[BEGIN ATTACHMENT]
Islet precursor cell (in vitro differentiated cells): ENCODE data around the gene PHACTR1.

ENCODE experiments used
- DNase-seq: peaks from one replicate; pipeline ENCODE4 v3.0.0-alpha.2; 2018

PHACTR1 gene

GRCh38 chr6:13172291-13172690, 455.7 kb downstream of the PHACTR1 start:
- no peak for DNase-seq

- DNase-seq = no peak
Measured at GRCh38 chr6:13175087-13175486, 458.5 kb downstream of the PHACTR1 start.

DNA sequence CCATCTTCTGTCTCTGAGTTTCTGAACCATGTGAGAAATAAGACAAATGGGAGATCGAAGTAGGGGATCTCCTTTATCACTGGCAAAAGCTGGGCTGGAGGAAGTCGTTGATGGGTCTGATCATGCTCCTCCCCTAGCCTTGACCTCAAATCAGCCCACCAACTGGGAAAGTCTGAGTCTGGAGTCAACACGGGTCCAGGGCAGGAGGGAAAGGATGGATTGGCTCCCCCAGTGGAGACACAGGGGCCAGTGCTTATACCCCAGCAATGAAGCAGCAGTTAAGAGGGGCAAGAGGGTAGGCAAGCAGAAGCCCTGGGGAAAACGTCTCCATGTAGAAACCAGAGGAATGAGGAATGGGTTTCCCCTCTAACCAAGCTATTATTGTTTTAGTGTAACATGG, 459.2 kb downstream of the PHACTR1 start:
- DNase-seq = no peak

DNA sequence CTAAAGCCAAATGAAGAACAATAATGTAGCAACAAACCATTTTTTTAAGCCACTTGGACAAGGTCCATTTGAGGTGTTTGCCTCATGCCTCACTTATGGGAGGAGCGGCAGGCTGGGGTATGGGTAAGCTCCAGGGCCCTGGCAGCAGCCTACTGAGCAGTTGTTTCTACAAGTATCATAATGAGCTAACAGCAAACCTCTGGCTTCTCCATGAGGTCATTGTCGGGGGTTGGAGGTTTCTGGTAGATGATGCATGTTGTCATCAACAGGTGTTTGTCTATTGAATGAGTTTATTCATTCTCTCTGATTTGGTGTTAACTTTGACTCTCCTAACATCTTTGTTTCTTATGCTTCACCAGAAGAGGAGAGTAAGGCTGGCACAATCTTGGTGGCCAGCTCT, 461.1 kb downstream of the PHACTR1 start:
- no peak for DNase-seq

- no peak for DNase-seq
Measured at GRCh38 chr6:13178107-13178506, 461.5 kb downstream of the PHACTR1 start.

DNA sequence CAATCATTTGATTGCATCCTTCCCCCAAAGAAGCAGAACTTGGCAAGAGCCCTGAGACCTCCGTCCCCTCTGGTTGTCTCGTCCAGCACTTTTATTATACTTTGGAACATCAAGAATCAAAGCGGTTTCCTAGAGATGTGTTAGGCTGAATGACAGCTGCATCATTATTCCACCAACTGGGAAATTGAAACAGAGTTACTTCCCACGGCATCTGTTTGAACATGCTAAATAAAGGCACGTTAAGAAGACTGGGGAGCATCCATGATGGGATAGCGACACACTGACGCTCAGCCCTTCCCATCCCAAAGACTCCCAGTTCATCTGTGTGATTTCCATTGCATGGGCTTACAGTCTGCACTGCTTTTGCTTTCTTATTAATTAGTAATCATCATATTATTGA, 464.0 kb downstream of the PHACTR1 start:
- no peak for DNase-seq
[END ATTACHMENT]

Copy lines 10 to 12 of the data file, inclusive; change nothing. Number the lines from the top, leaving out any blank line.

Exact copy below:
- DNase-seq = no peak

DNA sequence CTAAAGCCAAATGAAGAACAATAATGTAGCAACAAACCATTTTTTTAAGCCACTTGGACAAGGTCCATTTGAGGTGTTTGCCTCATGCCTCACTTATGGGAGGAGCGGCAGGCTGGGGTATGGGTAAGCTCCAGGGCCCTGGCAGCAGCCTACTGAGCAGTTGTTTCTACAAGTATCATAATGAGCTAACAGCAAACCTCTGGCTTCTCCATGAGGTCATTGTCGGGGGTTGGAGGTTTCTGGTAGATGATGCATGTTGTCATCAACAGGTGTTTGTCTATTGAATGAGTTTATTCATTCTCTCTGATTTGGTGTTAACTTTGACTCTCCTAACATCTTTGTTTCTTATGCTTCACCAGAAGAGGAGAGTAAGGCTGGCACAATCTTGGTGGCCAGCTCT, 461.1 kb downstream of the PHACTR1 start:
- no peak for DNase-seq